This is post #10 of #BlogchatterA2Z.
This includes blogging every day in April for 26 days, except on Sundays. What’s special about it is that every day’s post will correspond to each letter of the alphabet.
All my #BlogchatterA2Z posts 2021 can be found here.
Juvenilia are literary, musical, or artistic works of artists in their childhood or youth. The term is especially used for works of artists who have become famous later in life.
The word originates from the Latin juvenilis.
Juvenilia are usually published many years later after they have been composed—if they’re published at all—as the childhood works of a famous person.
It is a genre by itself and a certain section of academicians are devoted to studying juvenilia. It usually consists of lighthearted pieces meant to entertain family and friends.
Jane Austen’s Juvenilia
Jane Austen’s juvenilia are the subject of many articles and research papers. Three of her notebooks that she wrote in until the age of 17 have survived. They contain stories, verses, moral pieces, and dramatic sketches.
The earliest piece was probably written when she was around 11-12 years old, in 1786 or 1787. The final entry was made in 1793 when she was around 17 years old. Notable among these pieces is an extremely funny parody, History of England.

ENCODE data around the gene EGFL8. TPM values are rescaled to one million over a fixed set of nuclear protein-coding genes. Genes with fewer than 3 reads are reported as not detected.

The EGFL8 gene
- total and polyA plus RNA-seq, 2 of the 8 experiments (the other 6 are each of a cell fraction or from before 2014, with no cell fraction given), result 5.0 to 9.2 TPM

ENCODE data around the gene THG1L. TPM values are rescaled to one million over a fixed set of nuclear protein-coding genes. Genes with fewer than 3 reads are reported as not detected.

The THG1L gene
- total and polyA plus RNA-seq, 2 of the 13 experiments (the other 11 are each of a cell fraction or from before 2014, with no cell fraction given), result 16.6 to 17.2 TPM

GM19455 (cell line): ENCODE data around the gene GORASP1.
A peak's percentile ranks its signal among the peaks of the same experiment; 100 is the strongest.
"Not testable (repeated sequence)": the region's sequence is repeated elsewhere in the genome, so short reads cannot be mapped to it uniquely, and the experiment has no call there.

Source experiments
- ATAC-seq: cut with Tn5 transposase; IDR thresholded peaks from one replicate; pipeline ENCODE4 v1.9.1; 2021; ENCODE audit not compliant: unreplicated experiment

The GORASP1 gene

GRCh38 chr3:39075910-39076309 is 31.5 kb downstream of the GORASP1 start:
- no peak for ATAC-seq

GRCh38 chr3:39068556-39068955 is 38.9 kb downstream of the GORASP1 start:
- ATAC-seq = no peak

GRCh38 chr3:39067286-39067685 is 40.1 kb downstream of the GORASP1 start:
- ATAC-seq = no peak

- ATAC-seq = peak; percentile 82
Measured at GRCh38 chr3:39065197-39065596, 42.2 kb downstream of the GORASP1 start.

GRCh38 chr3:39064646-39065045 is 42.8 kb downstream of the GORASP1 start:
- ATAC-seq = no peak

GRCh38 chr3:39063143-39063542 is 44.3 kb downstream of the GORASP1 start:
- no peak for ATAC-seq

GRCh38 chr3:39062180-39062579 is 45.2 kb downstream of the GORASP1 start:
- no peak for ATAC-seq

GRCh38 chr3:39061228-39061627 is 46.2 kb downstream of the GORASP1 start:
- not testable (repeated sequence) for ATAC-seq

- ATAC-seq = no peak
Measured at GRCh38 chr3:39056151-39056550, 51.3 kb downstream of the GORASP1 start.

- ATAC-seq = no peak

What is interesting about Austen’s juvenilia is that unlike other teenage writers, hers is not a diary of confessions or secrets. Instead, she wrote with the expectation of validation and admiration. She dedicated her pieces to family members and friends and included inside jokes and events in her writings.
From the wear and tear of the notebooks, it is assumed that her mini-plays were probably enacted frequently and the rest of her pieces were read out to an audience.
Additions have also been made to Volume the Third (the third notebook) by Austen’s nephew (James Edward Austen) and niece (Jane Anna Elizabeth Lefroy). It is understood that these notebooks were used by the younger people in the family to practice their writing skills.
You can listen to Austen’s Juvenilia here:
Virginia Woolf’s Juvenilia
Virginia Woolf and her sister Vanessa Bell wrote juvenilia called The Hyde Park Gate News, starting when she was around 9 years old. The work consists of gossip from within the family circle, fiction, and sketches.
Critics have enjoyed her early work full of mimicry and satire, and it throws light on the maturation of an author from childhood to the person whose books are read by millions.
Juvenilia – a poetry collection
Juvenilia is also the title of a poetry collection by James Henry Leigh Hunt, composed between 12-16 years of age. This volume was published while he was still in his teens in 1801.
Other examples of juvenilia published when the author was still young are: Lord Byron’s Fugitive Pieces (17 years old) and Hours of Idleness (18 years old).